In an ideal world RNA-seq reads would unambiguously align to the species from which they originate. This would allow cancer biologists to simply extract RNA from xenografts, sequence it and then align it to the graft genome and trust their results. Unfortunately, reality isn't so simple (see figure). Instead there are reads that will align well to both, say, the human and the mouse genome. This can cause systematic noise in the data leading to inappropriate conclusions.

Ambiguous read alignment problem.
In the ideal case, individual reads map to only one species' genome. However often reads will map to both host and graft organisms' genomes.

Imagine you have a treatment that you're interested in because it shrinks the size of xenografted human tumors. Then you extract RNA from treated and untreated xenografts and run a naive RNA-seq pipeline (aligning only to the human genome). The issue with this strategy is that removing the smaller, treated tumor could be more difficult and result in a greater proportion of host (mouse) cell contamination. If the mouse cells react differently to the treatment, or if they simply express a different transcriptional program, reads that originate from mouse cells and align ambiguously to both the mouse and the human genome could confound the analysis. For example, a gene that is down-regulated in treated tumors may be missed because the ambiguous mouse reads from the mouse orthologue of that gene add to the FPKM in the treated tumor sample.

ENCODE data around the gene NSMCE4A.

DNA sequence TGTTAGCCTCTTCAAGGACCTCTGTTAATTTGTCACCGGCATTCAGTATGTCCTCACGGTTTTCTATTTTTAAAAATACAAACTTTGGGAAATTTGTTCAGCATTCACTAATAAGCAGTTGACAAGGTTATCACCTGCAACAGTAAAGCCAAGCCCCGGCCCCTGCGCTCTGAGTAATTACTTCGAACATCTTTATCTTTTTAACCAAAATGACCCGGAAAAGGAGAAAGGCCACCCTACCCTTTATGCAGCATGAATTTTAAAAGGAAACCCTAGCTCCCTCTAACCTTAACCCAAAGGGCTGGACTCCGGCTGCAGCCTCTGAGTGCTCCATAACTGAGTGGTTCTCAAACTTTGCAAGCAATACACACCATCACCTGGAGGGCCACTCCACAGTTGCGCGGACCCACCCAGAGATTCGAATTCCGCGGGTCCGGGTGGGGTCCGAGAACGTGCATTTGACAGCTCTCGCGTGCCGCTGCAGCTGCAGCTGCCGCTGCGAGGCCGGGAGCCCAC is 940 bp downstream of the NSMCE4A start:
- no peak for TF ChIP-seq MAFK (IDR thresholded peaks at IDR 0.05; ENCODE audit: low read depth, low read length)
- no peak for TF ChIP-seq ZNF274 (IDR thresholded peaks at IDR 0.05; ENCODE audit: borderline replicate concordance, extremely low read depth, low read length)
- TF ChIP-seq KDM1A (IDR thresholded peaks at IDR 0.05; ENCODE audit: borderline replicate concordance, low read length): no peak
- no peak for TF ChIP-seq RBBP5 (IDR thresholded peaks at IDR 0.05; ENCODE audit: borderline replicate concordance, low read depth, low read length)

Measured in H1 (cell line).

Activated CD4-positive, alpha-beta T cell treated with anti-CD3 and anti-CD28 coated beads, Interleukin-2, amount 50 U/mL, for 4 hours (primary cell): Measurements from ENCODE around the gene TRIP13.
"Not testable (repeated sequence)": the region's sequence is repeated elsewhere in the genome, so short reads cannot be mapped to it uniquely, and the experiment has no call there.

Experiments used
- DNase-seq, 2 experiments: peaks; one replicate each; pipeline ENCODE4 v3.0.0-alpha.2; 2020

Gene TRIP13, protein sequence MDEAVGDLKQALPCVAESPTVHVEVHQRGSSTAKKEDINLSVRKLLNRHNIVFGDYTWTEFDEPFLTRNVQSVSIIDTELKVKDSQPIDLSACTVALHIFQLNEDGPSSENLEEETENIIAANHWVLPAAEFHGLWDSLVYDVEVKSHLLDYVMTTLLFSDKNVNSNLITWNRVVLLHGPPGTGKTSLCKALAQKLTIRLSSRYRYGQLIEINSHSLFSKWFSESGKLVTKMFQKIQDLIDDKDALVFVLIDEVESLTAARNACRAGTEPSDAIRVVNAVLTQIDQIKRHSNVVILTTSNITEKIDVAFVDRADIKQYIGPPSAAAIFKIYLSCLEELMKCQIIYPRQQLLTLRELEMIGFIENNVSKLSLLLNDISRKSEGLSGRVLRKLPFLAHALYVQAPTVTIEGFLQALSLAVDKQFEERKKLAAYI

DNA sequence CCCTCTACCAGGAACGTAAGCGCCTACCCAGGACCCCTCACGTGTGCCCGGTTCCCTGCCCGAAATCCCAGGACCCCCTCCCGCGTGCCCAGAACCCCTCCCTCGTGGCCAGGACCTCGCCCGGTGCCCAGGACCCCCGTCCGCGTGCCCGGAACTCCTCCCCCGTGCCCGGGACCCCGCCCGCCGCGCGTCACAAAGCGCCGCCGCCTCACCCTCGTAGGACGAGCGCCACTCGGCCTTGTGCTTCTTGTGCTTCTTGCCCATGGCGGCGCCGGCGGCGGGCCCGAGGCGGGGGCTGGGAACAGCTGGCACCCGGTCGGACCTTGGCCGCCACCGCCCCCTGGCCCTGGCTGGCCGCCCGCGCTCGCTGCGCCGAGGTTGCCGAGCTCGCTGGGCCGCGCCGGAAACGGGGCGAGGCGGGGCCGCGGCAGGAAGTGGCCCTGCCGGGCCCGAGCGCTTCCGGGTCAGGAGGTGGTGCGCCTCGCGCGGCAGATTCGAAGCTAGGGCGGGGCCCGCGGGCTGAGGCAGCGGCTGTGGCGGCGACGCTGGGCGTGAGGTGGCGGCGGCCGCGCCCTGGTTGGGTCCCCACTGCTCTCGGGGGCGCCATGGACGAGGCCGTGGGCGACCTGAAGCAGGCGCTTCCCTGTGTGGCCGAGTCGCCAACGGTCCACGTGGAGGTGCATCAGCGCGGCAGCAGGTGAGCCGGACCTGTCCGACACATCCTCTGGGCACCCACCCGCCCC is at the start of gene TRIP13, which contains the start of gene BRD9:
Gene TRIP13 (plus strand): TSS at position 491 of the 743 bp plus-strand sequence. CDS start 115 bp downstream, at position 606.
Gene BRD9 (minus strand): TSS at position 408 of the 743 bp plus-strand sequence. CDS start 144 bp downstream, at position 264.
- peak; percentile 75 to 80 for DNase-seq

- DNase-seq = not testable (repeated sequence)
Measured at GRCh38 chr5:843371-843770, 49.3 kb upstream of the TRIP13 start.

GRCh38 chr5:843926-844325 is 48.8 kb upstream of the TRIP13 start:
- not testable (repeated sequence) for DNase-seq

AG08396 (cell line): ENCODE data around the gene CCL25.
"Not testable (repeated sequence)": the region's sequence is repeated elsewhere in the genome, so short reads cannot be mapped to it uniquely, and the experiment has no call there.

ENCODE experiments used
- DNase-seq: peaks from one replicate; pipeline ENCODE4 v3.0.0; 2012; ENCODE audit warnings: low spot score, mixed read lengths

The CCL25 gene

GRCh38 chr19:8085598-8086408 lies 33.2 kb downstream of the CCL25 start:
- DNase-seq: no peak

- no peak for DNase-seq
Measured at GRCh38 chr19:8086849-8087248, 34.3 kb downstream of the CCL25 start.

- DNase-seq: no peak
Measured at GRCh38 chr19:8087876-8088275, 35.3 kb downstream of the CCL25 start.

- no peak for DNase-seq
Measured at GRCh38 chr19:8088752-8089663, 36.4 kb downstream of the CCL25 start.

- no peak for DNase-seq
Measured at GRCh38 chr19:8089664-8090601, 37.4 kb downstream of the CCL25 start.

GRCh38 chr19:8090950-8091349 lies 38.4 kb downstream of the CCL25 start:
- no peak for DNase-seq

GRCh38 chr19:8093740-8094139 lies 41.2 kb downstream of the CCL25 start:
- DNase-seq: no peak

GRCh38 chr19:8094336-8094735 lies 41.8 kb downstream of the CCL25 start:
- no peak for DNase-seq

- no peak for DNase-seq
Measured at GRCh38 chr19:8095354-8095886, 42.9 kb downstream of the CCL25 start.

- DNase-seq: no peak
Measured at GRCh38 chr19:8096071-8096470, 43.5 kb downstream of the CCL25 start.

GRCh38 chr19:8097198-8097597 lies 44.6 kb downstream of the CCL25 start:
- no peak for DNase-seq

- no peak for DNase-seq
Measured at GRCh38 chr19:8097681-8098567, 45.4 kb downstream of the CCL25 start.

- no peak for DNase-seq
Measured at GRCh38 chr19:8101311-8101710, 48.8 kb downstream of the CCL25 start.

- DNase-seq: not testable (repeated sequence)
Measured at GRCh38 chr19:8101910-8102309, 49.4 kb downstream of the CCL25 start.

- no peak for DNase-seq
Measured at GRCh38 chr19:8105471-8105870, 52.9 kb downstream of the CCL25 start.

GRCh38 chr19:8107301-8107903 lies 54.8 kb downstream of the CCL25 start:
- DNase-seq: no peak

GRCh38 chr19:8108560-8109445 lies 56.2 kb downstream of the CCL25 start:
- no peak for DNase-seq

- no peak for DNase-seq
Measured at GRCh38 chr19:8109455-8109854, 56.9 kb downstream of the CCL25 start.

Fortunately, there are several possible solitons to this problem. (I guess if it were otherwise I wouldn't be writing this post)

First, one could address the purity of the sample directly. In preparing the xenograft sample for sequencing one could stain with human-specific and mouse-specific antibodies and FACS sort only the human+/mouse- populations. This would potentially reduce the contamination enough to safely map only to the human genome. Such an approach, however, is not always feasible or indeed sufficient to fully resolve the contamination. For example, in the case of a patient-deprived xenograft, one may not know all the specific markers that are expressed in that particular tumor.

In the cases where FACS sorting purification is not a viable solution, one can take a bioinformatic approach. I would group the space of bioinformatic approaches to dealing with host-graft contaminations into three major categories:

  1. Host-alignment Filtering
  2. Filtering ambiguous reads
  3. Resolving ambiguous reads
Three approaches to resolving ambiguously aligned reads
Three in silico approaches to removing host-contaminating reads. In host-alignment filtering, one removes all reads that align to the host genome before aligning to the graft genome. This is a highly stringent approach. A second approach is to align all the reads to a host-graft hybrid genome, then simply retain only those reads that align uniquely to the graft genome. Alternatively, one can use the alignment confidence information to retain the "best" alignment for any ambiguously aligning reads.

What I call Host-alignment Filtering is perhaps the most intuitive, albeit somewhat naive approach. The idea is simply to first align all reads to the host species, and use those reads that do not align to the host in expression analysis (i.e. align to graft genome and process normally). This method is conceptually and technically simple, but it is a very crude and strict filter and therefore can potentially degrade the data.